Close up of human hand drawing business plan with chalk

 

By Bill Novomisle

Innovation is not a class that many aspiring lawyers were offered as they were studying for their future profession. Nor is innovation something that many lawyers were taught at any point in their professional apprenticeships, training or careers. Nevertheless, innovation is one of the critical buzzwords of legal services in 2019 and has become one of the most desirable labels that a law department or law firm can brand themselves with. But what does innovation in legal services even mean? And where does someone begin on an innovation journey? To begin, we should first understand what we are talking about when we talk about innovation.

What is innovation?

Clayton Christensen, Harvard Business School professor and author of the foundational text, The Innovator’s Dilemma, put it best: innovation is a change in the process by which an organisation transforms labor, capital, materials, or information into products or services of greater value. One quick thing to note about this definition — innovation takes place in processes and drives value. This is not about creating “eureka” moments. Rather, innovation is about thinking about value, and how your organization creates it.

Professor Christensen goes on to explain that from this definition of innovation, there are three distinct types of innovation an organization can engage in: market-creating, sustaining and efficiency. Market-creating innovations create a market where there was not one before — which generally means serving consumers who either were ignored by the existing market or who could not access existing products because of complexity or cost. Sustaining innovation improves existing services and are typically targeted toward customers that are demanding better performance. These innovations add value to the services sold, while still fundamentally selling the same services, via the same channels, to the same customer base. Finally, efficiency innovations enable doing more with less. Efficiency innovations are about streamlining internal operational processes to improve profitability.

Innovation in legal services

So, what does this mean for legal services? If you are an entrepreneur, you may want to consider developing a market-creating innovation. There are many underserved legal needs around the world, which represents massive market-creating opportunities. And because the history of disruption teaches us that the greatest disruptions oftentimes originate in broad-consumer based products, it is worth keeping an eye on access to justice (A2J) and other initiatives that are rethinking how to bring law to average layperson consumer. However, most corporate/commercial lawyers are not interested in creating new markets for their legal services and most law firms and in-house departments are not structured to create new markets for legal services.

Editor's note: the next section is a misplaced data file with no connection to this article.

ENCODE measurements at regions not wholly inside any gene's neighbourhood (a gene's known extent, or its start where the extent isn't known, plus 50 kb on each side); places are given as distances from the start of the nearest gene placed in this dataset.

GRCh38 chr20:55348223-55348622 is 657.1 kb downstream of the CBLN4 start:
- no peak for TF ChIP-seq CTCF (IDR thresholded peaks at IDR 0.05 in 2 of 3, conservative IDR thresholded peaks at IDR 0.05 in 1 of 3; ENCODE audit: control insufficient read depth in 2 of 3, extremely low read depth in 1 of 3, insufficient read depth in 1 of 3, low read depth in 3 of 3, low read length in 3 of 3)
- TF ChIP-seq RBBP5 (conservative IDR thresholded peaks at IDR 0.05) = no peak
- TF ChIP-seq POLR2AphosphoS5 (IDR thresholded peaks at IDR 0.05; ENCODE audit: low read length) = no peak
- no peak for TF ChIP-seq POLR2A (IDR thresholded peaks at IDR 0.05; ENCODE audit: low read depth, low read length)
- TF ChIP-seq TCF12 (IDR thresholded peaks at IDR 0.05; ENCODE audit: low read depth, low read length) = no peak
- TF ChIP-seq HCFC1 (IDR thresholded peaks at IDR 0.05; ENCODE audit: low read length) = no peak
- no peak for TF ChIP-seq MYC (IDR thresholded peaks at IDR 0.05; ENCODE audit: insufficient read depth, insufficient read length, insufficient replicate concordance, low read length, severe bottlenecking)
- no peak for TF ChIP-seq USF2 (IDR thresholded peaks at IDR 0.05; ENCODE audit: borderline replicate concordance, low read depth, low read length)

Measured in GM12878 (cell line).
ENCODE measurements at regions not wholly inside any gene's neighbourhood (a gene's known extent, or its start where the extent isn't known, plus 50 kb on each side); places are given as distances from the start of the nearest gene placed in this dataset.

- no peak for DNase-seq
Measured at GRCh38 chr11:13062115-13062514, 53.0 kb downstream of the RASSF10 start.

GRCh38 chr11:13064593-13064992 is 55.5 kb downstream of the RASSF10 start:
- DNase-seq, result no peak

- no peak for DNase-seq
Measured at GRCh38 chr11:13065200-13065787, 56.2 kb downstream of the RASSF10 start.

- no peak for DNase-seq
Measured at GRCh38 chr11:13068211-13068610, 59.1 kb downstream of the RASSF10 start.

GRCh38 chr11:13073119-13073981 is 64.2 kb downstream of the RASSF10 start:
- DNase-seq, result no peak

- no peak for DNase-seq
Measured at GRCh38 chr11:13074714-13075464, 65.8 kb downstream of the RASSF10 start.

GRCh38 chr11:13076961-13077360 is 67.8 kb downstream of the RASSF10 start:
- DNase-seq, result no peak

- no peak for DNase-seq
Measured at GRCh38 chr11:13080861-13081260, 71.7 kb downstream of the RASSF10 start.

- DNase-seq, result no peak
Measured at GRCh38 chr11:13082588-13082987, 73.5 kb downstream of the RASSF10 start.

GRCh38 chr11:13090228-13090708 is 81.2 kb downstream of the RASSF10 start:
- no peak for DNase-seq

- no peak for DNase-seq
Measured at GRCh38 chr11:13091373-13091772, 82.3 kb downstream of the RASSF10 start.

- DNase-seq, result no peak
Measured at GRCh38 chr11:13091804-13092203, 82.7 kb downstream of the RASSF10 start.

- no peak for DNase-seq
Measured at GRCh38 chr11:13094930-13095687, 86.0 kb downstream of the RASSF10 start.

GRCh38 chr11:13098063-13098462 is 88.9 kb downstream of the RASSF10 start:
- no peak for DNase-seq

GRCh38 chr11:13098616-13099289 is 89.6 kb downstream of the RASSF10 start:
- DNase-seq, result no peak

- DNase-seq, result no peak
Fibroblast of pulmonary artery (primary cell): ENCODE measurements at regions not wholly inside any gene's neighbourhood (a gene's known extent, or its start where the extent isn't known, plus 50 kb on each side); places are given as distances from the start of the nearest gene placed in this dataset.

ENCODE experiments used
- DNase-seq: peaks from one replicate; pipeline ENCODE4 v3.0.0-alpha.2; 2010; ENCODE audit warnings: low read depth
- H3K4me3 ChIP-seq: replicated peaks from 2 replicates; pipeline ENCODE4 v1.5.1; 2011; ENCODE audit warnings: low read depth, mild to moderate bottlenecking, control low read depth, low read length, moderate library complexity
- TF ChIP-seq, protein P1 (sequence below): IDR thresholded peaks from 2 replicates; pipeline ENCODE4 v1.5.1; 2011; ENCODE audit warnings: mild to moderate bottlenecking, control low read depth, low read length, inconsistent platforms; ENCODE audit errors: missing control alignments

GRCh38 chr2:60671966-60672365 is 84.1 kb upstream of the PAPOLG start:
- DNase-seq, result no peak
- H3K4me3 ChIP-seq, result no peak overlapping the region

Sustaining innovation, on the other hand, is what the market for corporate legal services is lacking. Most corporate legal services are being met and the market is competitive and crowded. However, client satisfaction remains generally low, and corporate legal services remain expensive, complex and confusing. In response, many clients have demanded more efficiency and value from their lawyers (both in-house and law firm). In turn, there has been tremendous attention paid to efficiency in legal services. However, efficiency innovations, as noted, are about streamlining processes to improve profitability, while sustaining innovations is about generating additional value within the same basic category of service. This is the first problem with innovation in the legal services sector. Lawyers are hearing their clients asking for efficiency, but they are not listening to the root cause of their problem. Often times, even more than the cost of the legal services, clients are concerned about how long it takes for a lawyer to do their work, the complexity of the advice that is received which means more time and work for the client to use the work product, or clients are concerned about the lack of transparency in the cost of their legal matters. Thus, one common sustaining innovation that many law firms offer their clients are free secondment placements of associate legal talent in exchange for providing the law firm with a significant amount of billable hour work. While nice, secondment placements do nothing to make the other work they perform accessible, predictable or affordable. Although lawyers are hearing about the need for innovation and the need for efficiency, they are often missing the root cause of their clients’ concerns.